It’s no surprise to many that U.S. medical insurance companies seem to be getting more stringent on what procedures they allow to be covered. However, it may seem peculiar that an insurance company would cover a surgery costing tens-of-thousands of dollars, but not a far less expensive, more conservative treatment that may alleviate pain and prevent the need for surgery in some patients.
The L.A. Times recently shed light on the issue of inconsistent standards amongst insurers that often undermine the expertise of physicians who have direct patient contact.They specifically highlighted that Anthem Blue Cross is no longer willing to cover hyaluronic acid (HA) injections for knee osteoarthritis and that other insurance companies are following suit in their reluctance to cover HA injections. For example, Blue Shield will also stop covering HA injections starting in June. For those who are not familiar, HA is a gel-like substance that when injected into the knee, provides lubrication, reduces friction and can alleviate the discomfort associated with knee osteoarthritis in some patients. Despite HA injections being approved by the FDA and Medicare in addition to being recommended by physicians for some patients, Anthem Blue Cross decided that they would no longer be covering the procedure based on a statement made in 2013 from the American Academy of Orthopaedic Surgeons that HA is “no longer recommended” for knee arthritis.
L.A. Times pointed out that the above insurance coverage decision may be misguided and short-sighted as it did not consider physician clinical judgment. The lead author of the 2013 article published by the American Academy of Orthopaedic Surgeons said that their study was not intended to guide insurance decisions and that it clearly stated “medical care should always be based on a physician’s expert judgment and the patient’s circumstances.” The Arthritis Foundation holds a similar position stating that although some research on HA injections has produced disappointing results, many physicians have reported that scientific evidence and their own clinical experience suggests that HA knee injections can provide significant relief in some patients.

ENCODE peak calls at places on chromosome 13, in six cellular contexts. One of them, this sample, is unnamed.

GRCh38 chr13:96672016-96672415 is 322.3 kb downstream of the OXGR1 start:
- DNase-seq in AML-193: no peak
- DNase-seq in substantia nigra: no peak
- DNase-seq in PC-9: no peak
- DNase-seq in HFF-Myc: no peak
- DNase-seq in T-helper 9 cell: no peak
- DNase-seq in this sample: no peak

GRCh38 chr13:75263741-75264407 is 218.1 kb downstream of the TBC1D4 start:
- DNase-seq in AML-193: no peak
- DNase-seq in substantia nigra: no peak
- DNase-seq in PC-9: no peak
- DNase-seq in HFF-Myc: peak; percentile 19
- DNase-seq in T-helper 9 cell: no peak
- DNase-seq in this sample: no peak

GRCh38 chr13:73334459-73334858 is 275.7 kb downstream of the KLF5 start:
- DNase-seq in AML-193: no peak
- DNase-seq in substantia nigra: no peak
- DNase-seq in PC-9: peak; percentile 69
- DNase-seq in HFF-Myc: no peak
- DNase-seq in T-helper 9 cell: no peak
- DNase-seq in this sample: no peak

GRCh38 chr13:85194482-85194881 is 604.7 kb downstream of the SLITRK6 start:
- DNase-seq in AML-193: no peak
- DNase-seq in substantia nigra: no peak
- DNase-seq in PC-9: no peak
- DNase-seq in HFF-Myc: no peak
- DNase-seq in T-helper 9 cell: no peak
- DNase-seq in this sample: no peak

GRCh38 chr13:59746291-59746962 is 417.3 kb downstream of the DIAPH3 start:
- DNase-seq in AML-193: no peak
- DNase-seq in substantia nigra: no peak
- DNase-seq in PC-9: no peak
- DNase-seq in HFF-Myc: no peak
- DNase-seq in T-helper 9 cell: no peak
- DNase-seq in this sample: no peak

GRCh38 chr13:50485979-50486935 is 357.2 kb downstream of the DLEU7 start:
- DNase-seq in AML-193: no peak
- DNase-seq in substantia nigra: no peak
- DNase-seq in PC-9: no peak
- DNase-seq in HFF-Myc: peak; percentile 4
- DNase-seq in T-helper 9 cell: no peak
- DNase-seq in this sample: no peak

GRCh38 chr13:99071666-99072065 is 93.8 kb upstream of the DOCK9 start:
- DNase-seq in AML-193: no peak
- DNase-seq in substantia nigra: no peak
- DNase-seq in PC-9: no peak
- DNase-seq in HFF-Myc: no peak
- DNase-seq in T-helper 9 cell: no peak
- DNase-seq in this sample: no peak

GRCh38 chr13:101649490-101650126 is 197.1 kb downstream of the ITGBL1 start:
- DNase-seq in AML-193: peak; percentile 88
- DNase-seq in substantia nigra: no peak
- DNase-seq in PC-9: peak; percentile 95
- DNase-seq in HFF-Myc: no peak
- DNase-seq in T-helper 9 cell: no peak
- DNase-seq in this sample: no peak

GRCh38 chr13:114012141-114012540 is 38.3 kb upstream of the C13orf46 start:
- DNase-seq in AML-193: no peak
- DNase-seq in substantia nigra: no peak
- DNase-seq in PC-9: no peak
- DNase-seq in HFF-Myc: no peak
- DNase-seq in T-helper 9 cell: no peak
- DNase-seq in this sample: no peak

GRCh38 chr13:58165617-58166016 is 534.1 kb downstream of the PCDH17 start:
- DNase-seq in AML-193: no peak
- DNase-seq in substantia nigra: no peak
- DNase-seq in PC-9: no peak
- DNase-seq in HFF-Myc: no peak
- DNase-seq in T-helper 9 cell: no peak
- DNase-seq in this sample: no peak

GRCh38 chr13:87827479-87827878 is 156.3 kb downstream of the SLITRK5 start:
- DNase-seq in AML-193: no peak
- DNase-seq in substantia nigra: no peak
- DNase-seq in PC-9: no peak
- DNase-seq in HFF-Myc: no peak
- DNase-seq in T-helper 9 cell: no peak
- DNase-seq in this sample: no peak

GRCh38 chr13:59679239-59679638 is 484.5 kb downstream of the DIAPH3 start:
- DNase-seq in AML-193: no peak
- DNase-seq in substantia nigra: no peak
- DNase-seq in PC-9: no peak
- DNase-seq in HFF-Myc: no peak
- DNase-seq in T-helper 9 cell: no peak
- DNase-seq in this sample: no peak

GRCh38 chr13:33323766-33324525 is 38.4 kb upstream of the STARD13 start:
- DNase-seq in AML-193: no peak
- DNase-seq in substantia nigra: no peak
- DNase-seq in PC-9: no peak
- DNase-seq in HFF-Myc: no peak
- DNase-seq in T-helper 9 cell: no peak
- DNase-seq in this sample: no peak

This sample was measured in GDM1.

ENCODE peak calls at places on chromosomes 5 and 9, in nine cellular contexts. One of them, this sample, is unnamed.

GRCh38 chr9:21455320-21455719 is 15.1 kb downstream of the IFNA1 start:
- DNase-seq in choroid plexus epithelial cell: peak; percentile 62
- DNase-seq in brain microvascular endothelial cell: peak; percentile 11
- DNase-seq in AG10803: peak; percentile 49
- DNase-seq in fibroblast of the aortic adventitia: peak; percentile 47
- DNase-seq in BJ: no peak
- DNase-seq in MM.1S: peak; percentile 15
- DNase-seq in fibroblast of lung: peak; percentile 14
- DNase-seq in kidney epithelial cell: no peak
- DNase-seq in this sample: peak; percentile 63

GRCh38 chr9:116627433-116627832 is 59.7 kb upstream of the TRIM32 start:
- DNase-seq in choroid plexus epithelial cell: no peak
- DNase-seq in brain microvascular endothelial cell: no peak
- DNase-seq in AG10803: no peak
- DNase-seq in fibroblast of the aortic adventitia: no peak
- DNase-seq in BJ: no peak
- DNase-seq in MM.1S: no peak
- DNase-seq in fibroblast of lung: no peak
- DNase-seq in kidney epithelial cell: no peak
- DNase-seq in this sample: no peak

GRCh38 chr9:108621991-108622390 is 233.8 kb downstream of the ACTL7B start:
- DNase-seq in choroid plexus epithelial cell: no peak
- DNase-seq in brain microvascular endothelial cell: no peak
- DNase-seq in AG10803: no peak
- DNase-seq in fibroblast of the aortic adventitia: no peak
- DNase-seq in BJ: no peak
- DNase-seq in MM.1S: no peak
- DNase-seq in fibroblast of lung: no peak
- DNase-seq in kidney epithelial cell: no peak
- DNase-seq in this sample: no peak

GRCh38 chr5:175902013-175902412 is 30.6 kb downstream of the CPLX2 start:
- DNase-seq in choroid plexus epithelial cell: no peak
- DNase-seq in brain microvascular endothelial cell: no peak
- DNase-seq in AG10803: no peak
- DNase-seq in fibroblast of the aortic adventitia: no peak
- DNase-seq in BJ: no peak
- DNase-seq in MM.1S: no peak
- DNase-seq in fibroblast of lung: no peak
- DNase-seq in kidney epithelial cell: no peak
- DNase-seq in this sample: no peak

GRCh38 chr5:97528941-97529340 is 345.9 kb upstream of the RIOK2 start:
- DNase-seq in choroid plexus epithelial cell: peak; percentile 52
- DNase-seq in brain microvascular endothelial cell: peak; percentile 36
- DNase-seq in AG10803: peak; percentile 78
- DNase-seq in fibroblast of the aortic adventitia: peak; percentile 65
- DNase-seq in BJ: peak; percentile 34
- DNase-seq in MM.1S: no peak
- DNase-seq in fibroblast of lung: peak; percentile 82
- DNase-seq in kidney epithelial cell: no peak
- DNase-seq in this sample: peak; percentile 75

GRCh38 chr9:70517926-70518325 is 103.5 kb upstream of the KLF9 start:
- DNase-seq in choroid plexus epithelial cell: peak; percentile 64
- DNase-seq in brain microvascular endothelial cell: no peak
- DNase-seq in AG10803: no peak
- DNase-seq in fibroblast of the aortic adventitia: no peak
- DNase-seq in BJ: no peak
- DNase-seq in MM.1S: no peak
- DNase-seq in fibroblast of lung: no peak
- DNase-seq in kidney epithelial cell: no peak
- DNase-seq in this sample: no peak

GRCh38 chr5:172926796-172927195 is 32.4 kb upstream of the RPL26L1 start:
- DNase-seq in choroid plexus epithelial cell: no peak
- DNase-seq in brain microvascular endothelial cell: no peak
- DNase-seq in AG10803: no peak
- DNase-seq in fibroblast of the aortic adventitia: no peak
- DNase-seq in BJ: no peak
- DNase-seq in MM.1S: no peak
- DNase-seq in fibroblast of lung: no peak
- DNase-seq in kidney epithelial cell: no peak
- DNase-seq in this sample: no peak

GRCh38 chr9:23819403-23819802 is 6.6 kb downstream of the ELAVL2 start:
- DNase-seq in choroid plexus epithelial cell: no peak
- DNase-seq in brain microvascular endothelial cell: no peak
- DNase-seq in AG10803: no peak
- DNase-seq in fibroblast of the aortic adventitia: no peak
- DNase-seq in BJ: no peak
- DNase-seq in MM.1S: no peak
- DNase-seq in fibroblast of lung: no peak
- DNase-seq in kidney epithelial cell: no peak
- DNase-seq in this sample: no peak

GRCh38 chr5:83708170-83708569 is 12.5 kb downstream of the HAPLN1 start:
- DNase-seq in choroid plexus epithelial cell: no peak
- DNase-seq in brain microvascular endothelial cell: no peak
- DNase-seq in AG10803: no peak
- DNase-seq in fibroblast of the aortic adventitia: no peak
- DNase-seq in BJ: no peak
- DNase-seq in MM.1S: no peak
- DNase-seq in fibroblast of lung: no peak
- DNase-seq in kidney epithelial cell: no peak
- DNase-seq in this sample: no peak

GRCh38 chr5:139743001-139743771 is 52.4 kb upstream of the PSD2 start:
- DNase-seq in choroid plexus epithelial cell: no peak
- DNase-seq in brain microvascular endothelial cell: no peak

The Orthohealing Center’s founder and leading expert, Dr. Steven Sampson, was quoted by the LA times, stating that “hyaluronic acid can be very effective for people with mild to moderate osteoarthritis. It might not work for everyone, but it’s definitely something you want to consider before looking to more invasive procedures. Patients want peace of mind that they exhausted conservative options before undergoing invasive surgery.
This article highlights the ever changing healthcare environment, and the many difficulties that clinicians and patients face with medical care. It’s important for patients to discuss all treatment options with their doctor, and devise the best care plan based on associated risks and benefits with their specific medical condition.